It's bacon, Monterrey and Pepper Jack cheeses with a dollop of mayonnaise-ish "Colonel's sauce" -- sandwiched between two chicken fillets (fried or grilled). No bread. That's the gimmick. It's why practically every restaurant critic in the land -- along with bloggers for food, pop culture, entertainment and even a few politics sites -- went out and bought one Monday, then wrote about the experience.
Here's a taste.
- " ... the sandwich is an almost total dud. The chicken itself is stringy and none-too-tender, the taste of the cheese pointedly interferes with the mild chicken flavor, and the bacon is indiscernible if you bite down on the whole thing at once." -- Robert Sietsema on Village Voice food blog Fork in the Road.
- "The Double Down ... arrives at a new low: a greasy entree dish of chicken with bacon and cheese on it, slathered in sauce, that the company asks customers to eat with their hands. ... It is, in all, a disgusting meal, a must-to-avoid." -- New York Times food critic Sam Sifton (caught in the act of reporting with his Double Down at the 33rd and Broadway KFC in this photo from Eater NY).
- "At first, this sandwich just was a mess to eat. ... I also wasn't able to taste the bacon over the excessive amount of cheese and sauce. ... I also felt kinda like a cave man a.k.a. slob eating this thing with no bun." -- review submitted by Chicago RedEye reader Lane Goldberg.
- "It is very much what you think it is, a sloppy and salty mess, and will make your stomach hurt for several hours after you've consumed it." -- The Awl publisher David Cho.
- "The Double Down did to my gastrointestinal system what Sherman did to the South, leaving a scorched-earth trail of destruction in its wake." -- The A.V. Club's Nathan Rabin, who tried one being test-marketed in Providence, R.I., in September.
- "The sandwich, while yummy, was nowhere near as decadently delish as we had been expecting. All of the demonizing media coverage had led us to believe that it would be a sinful pleasure of flavorful goodness, but truth be told, it didn't really taste out of this world." -- Mark Graham on Best Week Ever blog.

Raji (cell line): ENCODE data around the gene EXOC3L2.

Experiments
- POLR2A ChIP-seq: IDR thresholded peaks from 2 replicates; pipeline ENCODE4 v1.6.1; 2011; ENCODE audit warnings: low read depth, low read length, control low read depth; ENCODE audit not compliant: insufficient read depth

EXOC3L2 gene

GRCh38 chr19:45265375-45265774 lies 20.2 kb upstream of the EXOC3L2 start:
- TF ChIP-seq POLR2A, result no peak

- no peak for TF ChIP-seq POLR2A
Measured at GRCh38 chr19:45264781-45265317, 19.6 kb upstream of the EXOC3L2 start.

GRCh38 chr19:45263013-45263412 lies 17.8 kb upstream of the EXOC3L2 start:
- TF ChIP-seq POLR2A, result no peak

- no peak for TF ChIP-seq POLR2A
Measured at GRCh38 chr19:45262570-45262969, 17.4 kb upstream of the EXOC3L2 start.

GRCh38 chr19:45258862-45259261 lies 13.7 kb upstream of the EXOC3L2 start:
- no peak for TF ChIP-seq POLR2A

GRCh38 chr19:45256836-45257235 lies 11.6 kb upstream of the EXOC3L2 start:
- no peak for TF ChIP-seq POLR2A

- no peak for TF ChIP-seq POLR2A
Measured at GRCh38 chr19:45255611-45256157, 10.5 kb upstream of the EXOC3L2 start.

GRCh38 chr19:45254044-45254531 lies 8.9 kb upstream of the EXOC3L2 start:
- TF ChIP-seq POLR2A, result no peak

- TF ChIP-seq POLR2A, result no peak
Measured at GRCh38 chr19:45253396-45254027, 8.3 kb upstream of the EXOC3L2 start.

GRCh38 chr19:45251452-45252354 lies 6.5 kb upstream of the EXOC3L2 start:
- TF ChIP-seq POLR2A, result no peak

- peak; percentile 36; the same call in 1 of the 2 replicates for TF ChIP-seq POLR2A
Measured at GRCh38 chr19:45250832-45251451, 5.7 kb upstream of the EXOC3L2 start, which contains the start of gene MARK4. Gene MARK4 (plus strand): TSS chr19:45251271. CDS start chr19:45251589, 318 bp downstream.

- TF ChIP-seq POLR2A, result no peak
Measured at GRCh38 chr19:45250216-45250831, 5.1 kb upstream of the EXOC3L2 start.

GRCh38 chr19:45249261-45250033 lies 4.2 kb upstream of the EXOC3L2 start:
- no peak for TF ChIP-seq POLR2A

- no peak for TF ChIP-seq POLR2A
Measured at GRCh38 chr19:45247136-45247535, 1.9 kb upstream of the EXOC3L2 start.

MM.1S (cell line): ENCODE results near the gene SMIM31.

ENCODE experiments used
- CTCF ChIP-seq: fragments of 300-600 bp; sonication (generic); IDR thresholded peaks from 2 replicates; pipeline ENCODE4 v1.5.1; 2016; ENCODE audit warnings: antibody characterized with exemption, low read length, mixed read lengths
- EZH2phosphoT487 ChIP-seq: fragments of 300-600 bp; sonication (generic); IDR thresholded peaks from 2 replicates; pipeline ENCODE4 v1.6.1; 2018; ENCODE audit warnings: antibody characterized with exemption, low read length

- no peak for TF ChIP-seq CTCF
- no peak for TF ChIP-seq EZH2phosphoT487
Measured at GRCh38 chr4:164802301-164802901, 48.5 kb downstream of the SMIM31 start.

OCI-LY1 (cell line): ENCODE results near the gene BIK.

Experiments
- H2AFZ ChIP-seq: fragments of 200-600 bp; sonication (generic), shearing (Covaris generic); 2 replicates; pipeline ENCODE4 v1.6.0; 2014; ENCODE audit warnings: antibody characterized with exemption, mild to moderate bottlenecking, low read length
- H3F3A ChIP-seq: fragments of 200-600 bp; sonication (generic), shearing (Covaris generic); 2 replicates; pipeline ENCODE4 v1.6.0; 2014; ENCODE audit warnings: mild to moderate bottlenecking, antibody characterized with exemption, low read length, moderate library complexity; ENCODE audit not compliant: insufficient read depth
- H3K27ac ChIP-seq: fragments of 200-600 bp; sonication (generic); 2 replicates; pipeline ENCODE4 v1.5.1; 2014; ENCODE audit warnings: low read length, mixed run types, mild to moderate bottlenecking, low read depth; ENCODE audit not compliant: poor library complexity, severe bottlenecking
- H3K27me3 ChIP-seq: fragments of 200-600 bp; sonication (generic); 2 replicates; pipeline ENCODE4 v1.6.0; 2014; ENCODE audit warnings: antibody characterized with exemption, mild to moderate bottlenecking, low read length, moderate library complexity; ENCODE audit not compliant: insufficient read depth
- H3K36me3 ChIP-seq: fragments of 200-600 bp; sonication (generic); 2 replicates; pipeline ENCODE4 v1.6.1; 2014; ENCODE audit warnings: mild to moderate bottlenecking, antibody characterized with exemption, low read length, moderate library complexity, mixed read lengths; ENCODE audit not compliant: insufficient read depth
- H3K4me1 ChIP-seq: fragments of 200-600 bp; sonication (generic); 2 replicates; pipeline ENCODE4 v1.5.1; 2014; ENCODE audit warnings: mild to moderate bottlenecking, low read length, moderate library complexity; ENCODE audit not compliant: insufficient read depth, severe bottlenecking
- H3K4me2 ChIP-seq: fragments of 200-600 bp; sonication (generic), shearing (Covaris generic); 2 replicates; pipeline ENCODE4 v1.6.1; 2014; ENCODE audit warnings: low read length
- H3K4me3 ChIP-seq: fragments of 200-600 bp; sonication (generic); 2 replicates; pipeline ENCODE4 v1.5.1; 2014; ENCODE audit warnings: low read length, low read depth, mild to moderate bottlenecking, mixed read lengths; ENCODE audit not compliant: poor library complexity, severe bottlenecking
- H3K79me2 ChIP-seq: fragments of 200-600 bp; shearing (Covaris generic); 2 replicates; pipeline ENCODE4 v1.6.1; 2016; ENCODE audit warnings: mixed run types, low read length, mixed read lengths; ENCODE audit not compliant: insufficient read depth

- " ... with a complete bite of chicken, cheese, bacon and sauce, this sandwich really isn't bad. ... We can foresee this becoming the new 'hangover food' of choice." -- Slashfood's Rachel Been.
- "Yes, you feel fat while eating it. But as out-there as the sandwich is supposed to be, it would have done better to go further. ... KFC would do better to double the cheese and the bacon ... If you're going to go there, might as well really go there. -- Always Hungry New York blogger Arthur Bovino.
- "It's sort of hilarious. It's sort of perfect. And then it'll probably make you vomit ..." -- Mark Morford in Huffington Post's food section, which also debuted Monday.
"I finally managed to down the entire thing with a feeling of triumph mixed with sadness knowing my arteries have given up and walked off the job. The sandwich itself was good, but I honestly don't know if I could ever eat another one, as I'm pretty sure I cut my life expectancy by 1/3," Steve Kelley said in Review St. Louis. "I get the feeling this might just be a promotional thing that won't stay on the menu for long. For the sake of our country's health, I hope so."
"It's also unfathomably salty, and the exorbitant sodium levels could melt icy driveways (1,380 mg for fried version; 1,430 mg for grilled)," added Kevin Pang on the Chicago Tribune food blog The Stew.
Pang predicted that stand-up comics would "construct 10-minute riffs around this." In fact, Patton Oswalt is already known for his routine skewering KFC's Famous Bowls as "a failure pile in a sadness bowl." (Click to watch video. Warning: Adult language.) When Oswalt heard that KFC's new product is named Double Down, the comedian cracked, "Already they're implying that you're gambling in purchasing this food item."
The breadless sandwich -- which Times critic Sifton dismissed as "stunt food" and which is now immortalized on the Web site This Is Why You're Fat -- has made such a splash that Eater NY published a field guide, filled with fast-food facts and links to even more reviews.
Amid all the fuss, Salon's Francis Lam tried to put things into perspective: "... the really funny thing about the Double Down is not that it exists, not that it's a dare pretending to be a lunch, but that it would be nothing special if they added a bun to it."